The grill seers in the flavor as it cooks, caramelizing the skin and locking in the juices there by creating a product that is up to 50 percent juicier than a traditional grill, I would comfortably say with out a doubt 20% juicier. And the end product is what really counts here, yes the construction is not Weber, Lynx or Napoleon etc., but the price is way less. And it does an outstanding job, I think someone just has to understand how to get the most out of the grill. Of the grills that I have seen I would buy this one over any other for the GREAT end product that it produces. I have not done any slow and low grilling, but I would recommend lighting grill on high then immediately turning down the heat to as low as it can go as the grill is very efficient in keeping the heat, this way it won't take a long time for the temperature to come down.
I have some chef friends and they swear by this system. It is not the commercial systems they use but for the regular folks it is more than adequate.
This is Infra Red according to Char Broil. As Infra Red that is mentioned industry wide is a ceramic infra red burner which can reach temperatures any were form 1,000 to 2,400 degrees fahrenheit depending on model and manufacture. Most of us would scorch a steak at these temperatures, but they are used only to sear in the juices and then finish the grilling over the other areas, but those areas are prone to flare ups and uneven heat where as the Char Broil is even with out the uneven temperatures as long as the holes in the emitter plates are kept open and clean by brushing.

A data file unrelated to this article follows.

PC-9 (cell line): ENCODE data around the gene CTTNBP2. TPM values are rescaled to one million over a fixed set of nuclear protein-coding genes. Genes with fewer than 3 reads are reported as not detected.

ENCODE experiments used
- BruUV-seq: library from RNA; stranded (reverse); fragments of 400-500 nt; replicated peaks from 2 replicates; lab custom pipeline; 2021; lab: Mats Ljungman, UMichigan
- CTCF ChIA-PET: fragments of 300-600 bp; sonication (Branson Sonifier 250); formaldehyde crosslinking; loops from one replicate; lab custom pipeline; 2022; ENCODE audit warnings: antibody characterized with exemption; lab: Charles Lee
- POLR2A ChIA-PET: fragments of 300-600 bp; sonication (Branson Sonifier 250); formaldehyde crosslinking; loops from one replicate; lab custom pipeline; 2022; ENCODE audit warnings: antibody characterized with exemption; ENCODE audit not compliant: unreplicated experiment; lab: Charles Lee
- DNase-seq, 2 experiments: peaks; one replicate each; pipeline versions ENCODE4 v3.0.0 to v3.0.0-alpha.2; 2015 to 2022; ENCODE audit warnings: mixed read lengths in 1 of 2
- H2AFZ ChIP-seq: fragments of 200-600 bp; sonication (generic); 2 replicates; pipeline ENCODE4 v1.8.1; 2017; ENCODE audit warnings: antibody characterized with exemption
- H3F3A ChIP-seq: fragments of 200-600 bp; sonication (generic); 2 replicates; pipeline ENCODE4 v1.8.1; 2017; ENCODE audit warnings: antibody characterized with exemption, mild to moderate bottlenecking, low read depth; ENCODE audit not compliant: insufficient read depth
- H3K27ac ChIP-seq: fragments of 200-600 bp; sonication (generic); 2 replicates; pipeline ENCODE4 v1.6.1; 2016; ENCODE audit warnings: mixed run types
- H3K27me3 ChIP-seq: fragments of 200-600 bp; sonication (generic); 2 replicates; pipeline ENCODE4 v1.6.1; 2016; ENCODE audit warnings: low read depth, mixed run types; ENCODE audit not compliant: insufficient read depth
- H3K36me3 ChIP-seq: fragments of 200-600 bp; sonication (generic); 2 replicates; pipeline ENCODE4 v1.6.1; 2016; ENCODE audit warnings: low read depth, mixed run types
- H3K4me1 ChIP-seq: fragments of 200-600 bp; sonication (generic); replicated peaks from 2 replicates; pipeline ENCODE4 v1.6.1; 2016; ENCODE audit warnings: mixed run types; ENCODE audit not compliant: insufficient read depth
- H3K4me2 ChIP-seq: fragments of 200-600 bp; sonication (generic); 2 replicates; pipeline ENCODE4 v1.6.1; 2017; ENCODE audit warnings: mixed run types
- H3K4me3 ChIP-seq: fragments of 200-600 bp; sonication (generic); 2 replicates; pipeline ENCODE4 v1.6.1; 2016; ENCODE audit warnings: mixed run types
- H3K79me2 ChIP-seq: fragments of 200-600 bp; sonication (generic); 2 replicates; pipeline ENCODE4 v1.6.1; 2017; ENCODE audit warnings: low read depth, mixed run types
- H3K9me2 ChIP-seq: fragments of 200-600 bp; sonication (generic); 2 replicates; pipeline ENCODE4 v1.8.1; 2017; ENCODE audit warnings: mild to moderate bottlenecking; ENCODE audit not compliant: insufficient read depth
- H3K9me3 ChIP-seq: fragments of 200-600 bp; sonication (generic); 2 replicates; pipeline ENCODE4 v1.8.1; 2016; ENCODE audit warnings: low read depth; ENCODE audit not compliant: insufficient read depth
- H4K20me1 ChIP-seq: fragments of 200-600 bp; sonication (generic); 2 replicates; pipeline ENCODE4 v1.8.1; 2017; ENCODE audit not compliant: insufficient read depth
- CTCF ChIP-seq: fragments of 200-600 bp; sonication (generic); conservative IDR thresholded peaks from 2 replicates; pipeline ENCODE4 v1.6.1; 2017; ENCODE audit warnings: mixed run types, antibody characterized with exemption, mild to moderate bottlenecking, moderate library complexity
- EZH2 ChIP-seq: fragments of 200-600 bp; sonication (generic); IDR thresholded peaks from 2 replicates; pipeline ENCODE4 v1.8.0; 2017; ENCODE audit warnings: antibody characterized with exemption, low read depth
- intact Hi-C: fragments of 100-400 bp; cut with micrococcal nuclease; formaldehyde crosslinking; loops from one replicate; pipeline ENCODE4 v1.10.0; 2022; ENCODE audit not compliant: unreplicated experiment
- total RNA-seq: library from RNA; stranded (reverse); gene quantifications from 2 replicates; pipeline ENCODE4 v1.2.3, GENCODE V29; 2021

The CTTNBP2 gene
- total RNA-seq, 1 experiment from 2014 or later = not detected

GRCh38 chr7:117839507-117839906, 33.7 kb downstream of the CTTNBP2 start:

The newer Char Broil Infra Red units as of about 2 years ago are much better built and the emitters plates are way less hassle than the previous one. The new ones have the concave cooking grates go over the holes in the emitter plates which now have the holes for the heat and gases to come through AT THE TOP which is so much better than what it was were the holes were in the valleys versus on the top. Prior to the holes on the bottom the holes were maybe 3-5 across on a flat emitter which I had and the holes would clog requiring much brushing and sometimes having to use what looked like a dental pick to individually open up the holes to allow the heat/gases to come through, which is the main function to get the most out of the grill. Sometimes a air compressor would work, but this is all behind now with the newer model having the holes on the top of the ridges. Unfortunately you can't get the newer emitters and grilling surfaces for the older grill as Char Broil has changed the size of the grilling box so the newer improved parts won't fit and now you have to buy a new grill if you want the newer and improved grates. BOOOOO The newer emitters with holes on top and cooking grates fitting over them seems like it would be more difficult to clog holes as the excess material that collects in the valleys will burn/vaporize away and all that is needed is to scrape with provided scraper the burnt material and/or brush off.